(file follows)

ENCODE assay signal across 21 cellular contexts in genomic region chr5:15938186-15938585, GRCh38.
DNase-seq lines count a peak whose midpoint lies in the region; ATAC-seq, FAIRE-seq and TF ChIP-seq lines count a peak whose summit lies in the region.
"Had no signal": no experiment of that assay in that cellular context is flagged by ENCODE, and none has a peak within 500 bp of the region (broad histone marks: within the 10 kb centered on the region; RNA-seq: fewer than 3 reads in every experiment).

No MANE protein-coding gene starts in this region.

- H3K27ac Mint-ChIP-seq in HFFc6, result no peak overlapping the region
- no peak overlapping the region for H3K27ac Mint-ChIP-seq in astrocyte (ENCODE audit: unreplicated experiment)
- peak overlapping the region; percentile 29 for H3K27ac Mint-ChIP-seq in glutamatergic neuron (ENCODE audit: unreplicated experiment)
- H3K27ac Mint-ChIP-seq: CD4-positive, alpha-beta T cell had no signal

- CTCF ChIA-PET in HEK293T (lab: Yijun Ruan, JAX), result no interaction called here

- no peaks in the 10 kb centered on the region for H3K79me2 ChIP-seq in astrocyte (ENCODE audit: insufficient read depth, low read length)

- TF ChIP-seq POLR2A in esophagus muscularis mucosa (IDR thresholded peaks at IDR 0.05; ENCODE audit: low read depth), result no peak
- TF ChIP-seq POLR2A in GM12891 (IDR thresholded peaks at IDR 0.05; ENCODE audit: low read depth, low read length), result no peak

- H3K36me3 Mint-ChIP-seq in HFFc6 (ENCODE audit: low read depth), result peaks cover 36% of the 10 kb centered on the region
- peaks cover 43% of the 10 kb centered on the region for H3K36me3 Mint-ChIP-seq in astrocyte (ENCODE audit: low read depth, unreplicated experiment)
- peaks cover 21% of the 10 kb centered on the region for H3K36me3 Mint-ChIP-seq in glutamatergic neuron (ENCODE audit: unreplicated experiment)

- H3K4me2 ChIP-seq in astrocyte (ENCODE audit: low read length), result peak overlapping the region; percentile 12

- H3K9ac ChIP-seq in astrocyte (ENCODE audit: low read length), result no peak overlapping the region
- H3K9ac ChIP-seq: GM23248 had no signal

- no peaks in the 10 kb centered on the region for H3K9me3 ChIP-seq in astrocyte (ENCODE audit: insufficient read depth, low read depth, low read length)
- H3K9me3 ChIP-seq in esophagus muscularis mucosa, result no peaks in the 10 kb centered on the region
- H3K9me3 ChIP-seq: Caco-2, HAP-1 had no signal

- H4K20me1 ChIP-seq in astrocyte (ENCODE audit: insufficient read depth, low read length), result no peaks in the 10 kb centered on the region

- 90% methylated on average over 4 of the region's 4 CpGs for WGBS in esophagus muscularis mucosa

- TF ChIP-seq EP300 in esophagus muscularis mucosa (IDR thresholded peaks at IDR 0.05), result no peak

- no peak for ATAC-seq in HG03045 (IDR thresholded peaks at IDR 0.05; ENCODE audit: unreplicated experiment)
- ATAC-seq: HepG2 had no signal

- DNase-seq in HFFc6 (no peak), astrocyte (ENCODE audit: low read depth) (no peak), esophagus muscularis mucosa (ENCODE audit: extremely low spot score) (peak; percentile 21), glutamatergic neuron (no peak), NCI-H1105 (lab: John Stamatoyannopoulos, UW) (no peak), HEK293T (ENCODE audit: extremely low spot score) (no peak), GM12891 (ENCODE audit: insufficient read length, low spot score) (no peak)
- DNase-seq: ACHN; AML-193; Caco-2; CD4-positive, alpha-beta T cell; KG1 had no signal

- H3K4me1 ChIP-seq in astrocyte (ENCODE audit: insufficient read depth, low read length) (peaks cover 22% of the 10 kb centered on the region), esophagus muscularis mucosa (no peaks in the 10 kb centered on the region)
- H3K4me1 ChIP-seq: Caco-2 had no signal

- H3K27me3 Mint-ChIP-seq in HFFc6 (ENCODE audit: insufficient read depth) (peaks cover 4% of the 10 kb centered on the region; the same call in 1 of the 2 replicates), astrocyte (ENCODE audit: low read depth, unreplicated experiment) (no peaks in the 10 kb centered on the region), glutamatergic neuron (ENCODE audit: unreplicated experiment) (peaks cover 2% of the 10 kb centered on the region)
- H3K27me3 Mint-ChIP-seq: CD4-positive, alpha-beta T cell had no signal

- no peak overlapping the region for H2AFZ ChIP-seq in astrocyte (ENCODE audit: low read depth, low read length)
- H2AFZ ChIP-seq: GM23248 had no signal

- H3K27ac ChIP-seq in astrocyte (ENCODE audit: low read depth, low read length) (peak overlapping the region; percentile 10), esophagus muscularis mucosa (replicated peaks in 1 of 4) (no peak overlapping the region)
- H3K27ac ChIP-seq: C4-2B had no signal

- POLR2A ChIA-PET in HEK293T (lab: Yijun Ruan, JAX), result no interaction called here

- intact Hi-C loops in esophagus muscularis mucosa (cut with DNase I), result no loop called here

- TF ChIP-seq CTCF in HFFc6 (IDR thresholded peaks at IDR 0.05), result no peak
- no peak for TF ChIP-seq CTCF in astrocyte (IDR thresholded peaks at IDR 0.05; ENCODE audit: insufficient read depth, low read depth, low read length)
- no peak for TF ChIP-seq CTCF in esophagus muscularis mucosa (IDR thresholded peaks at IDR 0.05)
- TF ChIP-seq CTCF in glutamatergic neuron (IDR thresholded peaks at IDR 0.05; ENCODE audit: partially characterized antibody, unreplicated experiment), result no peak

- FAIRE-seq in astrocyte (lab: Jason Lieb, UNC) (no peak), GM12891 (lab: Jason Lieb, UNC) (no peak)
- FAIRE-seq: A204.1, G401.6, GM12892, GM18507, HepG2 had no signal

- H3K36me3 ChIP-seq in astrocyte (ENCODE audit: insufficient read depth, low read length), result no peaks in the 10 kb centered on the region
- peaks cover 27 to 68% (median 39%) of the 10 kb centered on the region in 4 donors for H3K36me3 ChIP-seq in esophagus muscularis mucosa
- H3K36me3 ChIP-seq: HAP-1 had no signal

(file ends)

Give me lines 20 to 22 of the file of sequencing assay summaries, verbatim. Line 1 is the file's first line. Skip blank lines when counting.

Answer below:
- H3K9me3 ChIP-seq in esophagus muscularis mucosa, result no peaks in the 10 kb centered on the region
- H3K9me3 ChIP-seq: Caco-2, HAP-1 had no signal

- H4K20me1 ChIP-seq in astrocyte (ENCODE audit: insufficient read depth, low read length), result no peaks in the 10 kb centered on the region